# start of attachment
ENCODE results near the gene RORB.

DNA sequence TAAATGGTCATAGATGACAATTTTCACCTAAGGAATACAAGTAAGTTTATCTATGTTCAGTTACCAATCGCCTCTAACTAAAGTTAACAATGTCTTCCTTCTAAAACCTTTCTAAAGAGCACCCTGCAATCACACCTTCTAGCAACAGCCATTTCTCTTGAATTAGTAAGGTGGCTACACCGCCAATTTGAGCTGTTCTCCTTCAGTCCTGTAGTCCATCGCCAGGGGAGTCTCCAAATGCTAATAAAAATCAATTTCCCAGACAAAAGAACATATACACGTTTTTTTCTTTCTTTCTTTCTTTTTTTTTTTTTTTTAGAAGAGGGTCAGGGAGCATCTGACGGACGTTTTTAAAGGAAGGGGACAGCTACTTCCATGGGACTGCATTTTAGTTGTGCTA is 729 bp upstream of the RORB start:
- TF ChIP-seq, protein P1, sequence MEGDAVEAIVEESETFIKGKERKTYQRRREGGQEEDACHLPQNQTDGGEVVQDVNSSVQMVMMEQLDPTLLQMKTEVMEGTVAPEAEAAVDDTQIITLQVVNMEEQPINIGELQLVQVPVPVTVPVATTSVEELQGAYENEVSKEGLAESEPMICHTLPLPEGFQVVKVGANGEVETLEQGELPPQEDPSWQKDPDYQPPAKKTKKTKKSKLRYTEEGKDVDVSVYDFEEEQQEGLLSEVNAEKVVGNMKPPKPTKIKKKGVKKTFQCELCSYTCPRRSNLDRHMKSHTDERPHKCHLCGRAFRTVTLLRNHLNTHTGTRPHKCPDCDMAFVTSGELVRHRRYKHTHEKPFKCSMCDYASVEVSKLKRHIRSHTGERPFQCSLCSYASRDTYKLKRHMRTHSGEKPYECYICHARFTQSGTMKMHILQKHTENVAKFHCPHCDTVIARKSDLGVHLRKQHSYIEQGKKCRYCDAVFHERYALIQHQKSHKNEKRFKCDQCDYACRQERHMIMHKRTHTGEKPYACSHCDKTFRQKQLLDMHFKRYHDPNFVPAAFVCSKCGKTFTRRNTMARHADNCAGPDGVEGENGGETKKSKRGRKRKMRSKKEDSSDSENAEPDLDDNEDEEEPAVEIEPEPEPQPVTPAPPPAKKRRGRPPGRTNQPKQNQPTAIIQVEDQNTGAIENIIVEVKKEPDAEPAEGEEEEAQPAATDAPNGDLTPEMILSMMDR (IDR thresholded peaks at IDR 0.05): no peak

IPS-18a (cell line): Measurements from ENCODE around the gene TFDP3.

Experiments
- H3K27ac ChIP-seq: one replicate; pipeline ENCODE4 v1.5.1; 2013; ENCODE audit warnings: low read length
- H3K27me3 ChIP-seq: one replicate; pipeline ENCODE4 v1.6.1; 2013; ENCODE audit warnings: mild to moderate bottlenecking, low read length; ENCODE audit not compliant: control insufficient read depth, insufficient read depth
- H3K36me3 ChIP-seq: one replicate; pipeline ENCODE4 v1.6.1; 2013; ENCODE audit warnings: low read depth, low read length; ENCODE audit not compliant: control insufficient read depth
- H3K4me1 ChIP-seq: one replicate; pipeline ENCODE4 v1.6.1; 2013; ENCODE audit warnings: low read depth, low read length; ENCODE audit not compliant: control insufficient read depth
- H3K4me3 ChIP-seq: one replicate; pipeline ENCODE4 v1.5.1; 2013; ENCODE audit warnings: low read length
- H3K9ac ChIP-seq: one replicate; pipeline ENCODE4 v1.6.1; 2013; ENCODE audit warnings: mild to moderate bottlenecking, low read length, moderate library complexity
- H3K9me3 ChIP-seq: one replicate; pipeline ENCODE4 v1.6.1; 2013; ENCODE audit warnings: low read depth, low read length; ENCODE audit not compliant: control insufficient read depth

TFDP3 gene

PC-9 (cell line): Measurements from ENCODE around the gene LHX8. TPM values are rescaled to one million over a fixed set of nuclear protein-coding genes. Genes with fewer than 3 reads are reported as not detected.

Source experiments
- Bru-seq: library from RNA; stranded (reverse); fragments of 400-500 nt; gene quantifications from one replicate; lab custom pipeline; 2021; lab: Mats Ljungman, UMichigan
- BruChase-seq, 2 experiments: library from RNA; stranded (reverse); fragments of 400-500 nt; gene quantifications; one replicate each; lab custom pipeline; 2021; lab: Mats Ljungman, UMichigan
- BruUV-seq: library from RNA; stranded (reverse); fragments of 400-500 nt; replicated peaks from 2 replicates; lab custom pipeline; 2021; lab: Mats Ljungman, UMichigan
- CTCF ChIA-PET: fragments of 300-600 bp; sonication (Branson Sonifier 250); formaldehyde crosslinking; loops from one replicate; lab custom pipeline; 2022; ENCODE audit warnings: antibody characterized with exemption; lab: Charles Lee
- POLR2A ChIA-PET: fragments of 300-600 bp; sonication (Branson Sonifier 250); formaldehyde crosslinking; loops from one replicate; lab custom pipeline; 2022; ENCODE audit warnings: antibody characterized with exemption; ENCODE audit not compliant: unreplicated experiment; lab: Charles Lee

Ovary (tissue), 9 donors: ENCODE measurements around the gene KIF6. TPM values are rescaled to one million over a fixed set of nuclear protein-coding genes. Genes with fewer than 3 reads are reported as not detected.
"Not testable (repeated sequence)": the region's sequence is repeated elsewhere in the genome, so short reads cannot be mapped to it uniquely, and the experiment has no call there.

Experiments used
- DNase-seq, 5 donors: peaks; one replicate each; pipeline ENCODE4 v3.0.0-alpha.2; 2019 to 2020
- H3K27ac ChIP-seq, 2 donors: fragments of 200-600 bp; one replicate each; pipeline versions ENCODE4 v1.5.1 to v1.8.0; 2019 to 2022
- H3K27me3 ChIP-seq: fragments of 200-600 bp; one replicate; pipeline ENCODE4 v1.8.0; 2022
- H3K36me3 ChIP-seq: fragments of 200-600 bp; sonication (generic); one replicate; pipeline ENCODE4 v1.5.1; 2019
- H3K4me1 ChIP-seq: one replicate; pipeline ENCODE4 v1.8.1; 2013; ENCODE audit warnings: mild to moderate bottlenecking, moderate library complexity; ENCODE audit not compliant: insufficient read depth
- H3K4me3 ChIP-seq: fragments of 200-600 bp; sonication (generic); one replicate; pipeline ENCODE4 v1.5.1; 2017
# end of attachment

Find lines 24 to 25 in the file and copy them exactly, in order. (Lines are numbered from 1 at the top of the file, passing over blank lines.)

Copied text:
- DNase-seq, 5 donors: peaks; one replicate each; pipeline ENCODE4 v3.0.0-alpha.2; 2019 to 2020
- H3K27ac ChIP-seq, 2 donors: fragments of 200-600 bp; one replicate each; pipeline versions ENCODE4 v1.5.1 to v1.8.0; 2019 to 2022